Research on Diversity in Youth Literature (RDYL) announces a call for papers for a special issue focused on book challenges. Scheduled to publish in Summer 2023, RDYL 6.1 will be guest edited by Anastasia Collins (Simmons University) and Dr. Nicole Cooke (University of South Carolina). RDYL is a peer-reviewed, online, open-access journal hosted by the University of Illinois at Urbana-Champaign.
Book challenges as coordinated, strategic attacks against marginalized identities in the US are all but tradition now, and they regularly target children’s and young adult books. Tressie McMillan Cottom has called libraries “the public square,” and it is no coincidence that attacks on youth literature featuring Black, Indigenous, Asian, Pacific Islander, Latinx, queer, trans, Jewish, Muslim, and other marginalized narratives are aimed at school, public, and classroom libraries and the access they provide young readers even more than at bookstores and publishing conglomerates. Even as continued resistance and counter-organization among professionals and community members offers pushback, book challenges cannot be dismissed as mere, vicious backlash but grappled with as a part of our reading culture. Beyond the majority opinion that opposes the banning of books, this special issue calls for a deep investigation of the stakes and implications—be they literary, informational, material, or ideological—of book challenges against diverse youth literature.
Some questions we are particularly interested in, include, but are not limited to:
- Given that libraries (and children’s & YA publishing) are also spaces in which young readers have agency as a distinct reader group, what does it mean that book challenges regularly target not only diverse books but specifically diverse children’s & YA books?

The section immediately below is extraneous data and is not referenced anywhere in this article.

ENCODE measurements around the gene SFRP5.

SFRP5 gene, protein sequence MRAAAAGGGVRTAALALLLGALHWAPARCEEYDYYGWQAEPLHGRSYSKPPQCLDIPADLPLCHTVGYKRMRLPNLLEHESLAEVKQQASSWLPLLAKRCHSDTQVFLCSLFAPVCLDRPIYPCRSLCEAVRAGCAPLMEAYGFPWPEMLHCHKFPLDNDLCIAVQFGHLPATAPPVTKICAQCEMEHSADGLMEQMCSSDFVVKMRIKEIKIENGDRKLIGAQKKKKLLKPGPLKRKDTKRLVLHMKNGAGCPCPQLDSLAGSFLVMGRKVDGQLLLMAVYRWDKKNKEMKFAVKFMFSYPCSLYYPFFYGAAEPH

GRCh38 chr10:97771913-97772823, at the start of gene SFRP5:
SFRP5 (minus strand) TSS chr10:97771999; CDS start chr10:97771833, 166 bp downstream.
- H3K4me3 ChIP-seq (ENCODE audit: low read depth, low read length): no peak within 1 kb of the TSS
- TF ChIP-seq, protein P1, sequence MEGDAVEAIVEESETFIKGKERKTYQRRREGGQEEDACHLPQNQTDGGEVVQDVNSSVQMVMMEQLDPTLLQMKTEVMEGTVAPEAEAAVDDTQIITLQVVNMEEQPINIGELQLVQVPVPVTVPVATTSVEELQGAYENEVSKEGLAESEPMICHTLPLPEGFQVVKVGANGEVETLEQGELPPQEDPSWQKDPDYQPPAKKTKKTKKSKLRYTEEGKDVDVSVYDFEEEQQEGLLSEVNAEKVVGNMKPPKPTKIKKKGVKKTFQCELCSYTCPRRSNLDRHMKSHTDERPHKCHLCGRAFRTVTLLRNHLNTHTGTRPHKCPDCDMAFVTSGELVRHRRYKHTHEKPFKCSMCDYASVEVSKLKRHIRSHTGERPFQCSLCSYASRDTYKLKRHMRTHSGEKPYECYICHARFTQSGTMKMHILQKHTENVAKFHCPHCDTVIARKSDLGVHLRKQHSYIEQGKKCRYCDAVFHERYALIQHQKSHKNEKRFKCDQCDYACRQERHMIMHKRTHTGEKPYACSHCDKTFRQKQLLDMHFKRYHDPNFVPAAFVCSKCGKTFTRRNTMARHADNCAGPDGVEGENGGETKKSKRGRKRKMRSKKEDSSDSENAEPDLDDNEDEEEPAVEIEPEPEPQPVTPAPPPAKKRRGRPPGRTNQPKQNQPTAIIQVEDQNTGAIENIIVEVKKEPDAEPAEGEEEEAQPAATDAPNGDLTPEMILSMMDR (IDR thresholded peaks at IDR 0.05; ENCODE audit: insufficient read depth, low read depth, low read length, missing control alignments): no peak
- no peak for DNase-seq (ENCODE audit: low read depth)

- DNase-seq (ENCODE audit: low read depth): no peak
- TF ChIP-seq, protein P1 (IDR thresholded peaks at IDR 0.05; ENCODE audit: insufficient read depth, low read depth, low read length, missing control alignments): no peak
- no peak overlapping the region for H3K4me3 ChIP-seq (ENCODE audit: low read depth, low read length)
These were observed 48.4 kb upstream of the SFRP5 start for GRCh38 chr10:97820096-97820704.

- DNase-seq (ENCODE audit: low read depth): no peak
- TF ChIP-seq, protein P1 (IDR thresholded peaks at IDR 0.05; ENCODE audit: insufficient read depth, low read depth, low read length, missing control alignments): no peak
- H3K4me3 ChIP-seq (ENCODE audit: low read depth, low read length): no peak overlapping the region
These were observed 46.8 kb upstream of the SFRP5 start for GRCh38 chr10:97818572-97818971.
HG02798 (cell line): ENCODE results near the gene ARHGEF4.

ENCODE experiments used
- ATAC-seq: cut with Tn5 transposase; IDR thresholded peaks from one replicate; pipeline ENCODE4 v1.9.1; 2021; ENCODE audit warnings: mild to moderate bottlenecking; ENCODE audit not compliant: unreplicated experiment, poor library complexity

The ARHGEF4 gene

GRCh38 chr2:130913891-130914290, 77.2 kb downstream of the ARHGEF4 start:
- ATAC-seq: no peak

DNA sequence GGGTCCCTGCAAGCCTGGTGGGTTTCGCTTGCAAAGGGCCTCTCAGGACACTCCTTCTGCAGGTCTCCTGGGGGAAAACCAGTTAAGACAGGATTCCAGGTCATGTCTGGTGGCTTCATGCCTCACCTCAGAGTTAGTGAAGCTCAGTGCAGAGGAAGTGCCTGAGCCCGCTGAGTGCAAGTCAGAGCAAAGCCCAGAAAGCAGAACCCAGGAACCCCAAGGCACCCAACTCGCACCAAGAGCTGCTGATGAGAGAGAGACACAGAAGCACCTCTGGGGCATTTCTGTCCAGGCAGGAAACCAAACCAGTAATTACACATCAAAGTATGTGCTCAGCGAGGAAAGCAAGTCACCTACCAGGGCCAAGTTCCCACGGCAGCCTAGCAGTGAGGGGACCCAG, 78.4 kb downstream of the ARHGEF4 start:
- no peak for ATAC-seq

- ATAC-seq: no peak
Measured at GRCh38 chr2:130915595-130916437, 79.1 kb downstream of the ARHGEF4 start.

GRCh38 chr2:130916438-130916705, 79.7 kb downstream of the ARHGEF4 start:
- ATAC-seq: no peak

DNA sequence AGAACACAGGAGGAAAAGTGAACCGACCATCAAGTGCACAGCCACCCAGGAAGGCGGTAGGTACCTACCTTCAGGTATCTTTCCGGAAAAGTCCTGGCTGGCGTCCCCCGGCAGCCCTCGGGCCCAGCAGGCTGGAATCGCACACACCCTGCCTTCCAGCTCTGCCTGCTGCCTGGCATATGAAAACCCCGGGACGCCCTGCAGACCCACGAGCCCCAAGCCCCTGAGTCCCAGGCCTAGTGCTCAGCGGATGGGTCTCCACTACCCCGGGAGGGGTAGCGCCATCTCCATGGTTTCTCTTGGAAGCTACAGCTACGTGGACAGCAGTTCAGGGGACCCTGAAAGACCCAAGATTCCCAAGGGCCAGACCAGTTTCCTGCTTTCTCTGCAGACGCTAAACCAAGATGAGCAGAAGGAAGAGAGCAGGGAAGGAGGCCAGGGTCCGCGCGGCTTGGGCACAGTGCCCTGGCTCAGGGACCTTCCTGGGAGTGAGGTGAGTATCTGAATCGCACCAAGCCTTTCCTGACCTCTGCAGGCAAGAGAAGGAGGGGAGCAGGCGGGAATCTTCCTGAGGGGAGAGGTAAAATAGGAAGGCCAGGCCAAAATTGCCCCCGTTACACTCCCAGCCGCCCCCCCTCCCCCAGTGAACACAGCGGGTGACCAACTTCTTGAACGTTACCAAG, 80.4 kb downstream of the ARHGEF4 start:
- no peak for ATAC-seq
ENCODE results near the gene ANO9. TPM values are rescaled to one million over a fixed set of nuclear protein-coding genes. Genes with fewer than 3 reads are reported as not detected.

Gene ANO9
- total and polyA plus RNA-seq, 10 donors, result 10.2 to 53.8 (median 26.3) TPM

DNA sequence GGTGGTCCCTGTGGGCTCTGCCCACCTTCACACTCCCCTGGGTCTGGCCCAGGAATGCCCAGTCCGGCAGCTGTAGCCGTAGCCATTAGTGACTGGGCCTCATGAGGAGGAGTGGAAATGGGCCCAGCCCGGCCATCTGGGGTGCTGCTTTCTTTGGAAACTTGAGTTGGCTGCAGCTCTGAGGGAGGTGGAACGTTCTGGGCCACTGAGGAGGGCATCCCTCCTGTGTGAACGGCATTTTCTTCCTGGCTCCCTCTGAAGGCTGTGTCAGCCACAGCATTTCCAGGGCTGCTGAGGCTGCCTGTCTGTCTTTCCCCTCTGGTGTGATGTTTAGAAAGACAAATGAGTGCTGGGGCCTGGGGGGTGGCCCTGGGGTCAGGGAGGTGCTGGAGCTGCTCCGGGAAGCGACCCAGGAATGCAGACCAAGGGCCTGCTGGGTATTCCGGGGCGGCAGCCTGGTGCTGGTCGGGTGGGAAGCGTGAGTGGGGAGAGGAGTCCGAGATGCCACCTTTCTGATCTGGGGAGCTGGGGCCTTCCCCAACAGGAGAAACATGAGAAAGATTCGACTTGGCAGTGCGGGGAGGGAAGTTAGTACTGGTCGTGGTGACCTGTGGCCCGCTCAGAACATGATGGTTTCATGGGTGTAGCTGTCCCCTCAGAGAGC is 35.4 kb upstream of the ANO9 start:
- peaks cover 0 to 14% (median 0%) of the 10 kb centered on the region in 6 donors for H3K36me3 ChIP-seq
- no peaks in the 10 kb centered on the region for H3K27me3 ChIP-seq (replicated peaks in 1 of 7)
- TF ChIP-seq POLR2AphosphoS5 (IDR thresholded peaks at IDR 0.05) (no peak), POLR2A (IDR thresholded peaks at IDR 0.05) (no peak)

- What are the ideological implications of book challenges intersecting with librarians and educators engaging in self- or soft censorship practices? How does the regular threat of book challenges and controversy reinforce mainstream publishing professionals’ exploitation and reviewers’ tokenization of marginalized narratives?
- Not all challenges are equal. How do book challenges—as an elevation of the voices of those excluded and neglected by the white-dominated fields and white-supremacist practices of librarianship, education, and publishing—impact youth media and culture?
- Given what the freedom to read represents in our culture, what then is there to say about the intersection of book challenges with cultural constructions of childhood and children’s literature as a social project?
RDYL seeks essays that address youth literature and culture from any time period. We welcome submissions from a wide variety of fields, including but not limited to literary studies, library science, education studies, media studies, history, and ethnic studies.
Submit complete essays by December 16, 2022, to Anastasia Collins and Nicole A. Cooke at [email protected]. Essays should be between 4,000-6,000 words, including footnotes and Works Cited, and be documented according to MLA 9.